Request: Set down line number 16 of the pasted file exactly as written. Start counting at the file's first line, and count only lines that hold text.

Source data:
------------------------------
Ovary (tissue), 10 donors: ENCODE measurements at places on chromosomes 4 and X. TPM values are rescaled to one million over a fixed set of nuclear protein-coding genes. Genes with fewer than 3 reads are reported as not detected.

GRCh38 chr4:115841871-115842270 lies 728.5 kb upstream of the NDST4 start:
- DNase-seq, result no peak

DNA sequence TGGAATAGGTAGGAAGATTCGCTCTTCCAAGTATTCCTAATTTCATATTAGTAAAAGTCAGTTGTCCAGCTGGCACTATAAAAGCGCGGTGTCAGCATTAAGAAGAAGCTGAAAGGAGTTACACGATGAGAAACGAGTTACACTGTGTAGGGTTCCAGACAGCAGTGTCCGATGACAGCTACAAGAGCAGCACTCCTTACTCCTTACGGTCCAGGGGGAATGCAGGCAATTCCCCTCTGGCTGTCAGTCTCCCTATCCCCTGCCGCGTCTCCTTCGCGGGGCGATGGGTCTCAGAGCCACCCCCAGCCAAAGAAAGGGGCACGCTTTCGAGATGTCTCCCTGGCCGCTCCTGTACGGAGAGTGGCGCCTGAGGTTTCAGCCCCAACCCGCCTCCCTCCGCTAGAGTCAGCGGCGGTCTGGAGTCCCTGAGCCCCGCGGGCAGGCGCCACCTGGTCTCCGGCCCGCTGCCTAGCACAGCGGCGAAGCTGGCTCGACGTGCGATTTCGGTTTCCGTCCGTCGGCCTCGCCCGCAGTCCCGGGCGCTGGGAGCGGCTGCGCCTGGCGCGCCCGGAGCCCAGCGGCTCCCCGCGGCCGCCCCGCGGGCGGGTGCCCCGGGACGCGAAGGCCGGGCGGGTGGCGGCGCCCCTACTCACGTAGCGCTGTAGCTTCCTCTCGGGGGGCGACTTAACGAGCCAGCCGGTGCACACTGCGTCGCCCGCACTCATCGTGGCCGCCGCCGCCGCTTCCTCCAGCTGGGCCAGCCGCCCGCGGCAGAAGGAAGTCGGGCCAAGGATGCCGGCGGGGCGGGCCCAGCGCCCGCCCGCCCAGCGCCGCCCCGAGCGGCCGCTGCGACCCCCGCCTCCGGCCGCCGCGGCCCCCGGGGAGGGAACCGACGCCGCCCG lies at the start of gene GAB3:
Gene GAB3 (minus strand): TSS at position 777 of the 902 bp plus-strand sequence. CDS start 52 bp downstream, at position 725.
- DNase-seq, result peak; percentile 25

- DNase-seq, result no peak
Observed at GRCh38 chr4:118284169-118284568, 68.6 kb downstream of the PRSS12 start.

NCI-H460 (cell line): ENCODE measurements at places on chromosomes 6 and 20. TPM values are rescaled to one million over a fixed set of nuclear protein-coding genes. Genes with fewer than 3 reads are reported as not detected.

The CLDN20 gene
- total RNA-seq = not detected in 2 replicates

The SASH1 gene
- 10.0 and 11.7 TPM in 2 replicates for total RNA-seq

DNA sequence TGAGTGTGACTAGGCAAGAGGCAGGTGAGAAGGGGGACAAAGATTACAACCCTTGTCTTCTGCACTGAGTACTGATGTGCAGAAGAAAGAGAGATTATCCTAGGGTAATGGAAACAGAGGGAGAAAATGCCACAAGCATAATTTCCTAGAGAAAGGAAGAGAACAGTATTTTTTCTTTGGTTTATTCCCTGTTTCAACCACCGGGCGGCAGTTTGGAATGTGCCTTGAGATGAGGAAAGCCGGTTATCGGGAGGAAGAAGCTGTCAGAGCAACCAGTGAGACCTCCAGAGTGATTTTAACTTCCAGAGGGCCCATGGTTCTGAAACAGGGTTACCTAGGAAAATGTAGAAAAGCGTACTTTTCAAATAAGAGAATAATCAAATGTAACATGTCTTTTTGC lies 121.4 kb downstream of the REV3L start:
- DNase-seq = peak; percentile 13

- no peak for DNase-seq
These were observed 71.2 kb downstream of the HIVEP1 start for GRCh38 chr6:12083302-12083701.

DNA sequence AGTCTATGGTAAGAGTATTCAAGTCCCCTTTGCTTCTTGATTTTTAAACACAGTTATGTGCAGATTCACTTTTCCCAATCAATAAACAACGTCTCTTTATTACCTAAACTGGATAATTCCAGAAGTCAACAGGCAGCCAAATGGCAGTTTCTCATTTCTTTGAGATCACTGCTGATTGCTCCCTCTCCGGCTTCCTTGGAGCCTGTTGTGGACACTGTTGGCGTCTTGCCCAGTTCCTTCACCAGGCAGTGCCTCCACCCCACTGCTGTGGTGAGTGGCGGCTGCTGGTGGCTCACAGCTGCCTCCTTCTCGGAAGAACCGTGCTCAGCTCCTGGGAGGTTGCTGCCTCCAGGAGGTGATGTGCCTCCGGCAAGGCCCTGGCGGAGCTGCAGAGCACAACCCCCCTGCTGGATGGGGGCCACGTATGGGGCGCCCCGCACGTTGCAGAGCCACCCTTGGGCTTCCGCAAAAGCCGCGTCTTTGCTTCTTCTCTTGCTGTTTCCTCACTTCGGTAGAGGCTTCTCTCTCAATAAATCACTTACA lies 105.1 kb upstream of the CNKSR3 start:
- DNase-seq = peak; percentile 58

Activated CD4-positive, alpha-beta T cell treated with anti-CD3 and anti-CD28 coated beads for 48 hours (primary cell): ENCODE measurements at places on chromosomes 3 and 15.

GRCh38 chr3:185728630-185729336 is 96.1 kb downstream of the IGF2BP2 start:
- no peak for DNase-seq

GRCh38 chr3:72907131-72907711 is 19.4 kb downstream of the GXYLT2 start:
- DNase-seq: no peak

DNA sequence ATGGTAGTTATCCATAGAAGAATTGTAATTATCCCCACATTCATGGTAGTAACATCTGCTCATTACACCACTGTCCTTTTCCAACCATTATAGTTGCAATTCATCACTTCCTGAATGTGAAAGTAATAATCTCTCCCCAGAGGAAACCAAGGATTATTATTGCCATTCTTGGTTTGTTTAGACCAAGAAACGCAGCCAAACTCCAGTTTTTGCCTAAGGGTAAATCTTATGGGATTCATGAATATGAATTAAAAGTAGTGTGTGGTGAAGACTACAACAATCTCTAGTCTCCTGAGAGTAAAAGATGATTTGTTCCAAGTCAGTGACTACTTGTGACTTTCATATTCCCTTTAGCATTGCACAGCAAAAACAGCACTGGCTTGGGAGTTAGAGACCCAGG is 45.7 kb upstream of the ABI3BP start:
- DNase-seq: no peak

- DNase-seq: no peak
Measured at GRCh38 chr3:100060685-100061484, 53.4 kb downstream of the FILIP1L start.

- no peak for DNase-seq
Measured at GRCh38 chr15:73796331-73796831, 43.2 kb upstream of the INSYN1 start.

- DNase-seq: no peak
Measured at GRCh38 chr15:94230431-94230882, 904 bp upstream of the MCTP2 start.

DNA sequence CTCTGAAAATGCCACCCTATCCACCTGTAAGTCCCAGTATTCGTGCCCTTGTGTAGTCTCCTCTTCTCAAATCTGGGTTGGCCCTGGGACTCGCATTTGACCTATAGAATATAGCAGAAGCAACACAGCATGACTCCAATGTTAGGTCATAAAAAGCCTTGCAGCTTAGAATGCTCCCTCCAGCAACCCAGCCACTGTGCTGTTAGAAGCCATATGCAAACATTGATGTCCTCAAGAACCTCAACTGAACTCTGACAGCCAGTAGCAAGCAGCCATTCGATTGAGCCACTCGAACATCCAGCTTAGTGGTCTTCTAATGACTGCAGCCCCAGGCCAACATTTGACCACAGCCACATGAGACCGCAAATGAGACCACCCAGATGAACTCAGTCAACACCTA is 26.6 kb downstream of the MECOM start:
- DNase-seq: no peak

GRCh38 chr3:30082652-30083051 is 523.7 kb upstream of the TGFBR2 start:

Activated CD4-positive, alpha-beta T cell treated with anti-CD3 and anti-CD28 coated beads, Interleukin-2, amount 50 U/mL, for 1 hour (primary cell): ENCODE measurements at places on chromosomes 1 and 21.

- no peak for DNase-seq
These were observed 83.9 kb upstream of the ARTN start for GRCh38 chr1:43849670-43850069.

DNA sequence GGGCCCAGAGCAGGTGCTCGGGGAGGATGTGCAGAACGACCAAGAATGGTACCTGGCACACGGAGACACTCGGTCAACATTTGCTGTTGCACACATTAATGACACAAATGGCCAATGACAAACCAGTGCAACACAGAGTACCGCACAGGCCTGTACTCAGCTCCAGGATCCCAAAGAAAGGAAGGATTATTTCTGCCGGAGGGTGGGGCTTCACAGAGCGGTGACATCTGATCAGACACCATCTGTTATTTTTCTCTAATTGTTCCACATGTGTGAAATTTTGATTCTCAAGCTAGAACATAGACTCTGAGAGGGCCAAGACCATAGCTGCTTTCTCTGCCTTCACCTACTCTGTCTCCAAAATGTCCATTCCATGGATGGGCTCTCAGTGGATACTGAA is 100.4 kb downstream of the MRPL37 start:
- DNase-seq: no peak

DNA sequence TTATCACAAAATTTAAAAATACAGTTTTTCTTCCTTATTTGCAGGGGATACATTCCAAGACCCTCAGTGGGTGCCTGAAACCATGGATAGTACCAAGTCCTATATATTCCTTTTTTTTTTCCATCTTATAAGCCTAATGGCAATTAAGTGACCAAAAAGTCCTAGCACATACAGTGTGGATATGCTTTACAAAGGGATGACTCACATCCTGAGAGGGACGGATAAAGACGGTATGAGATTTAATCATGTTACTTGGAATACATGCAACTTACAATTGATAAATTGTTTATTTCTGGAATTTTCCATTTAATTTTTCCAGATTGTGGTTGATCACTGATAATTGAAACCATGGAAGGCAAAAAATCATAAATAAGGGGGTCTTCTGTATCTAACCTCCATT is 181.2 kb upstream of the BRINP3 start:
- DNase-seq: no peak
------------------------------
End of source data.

- no peak for DNase-seq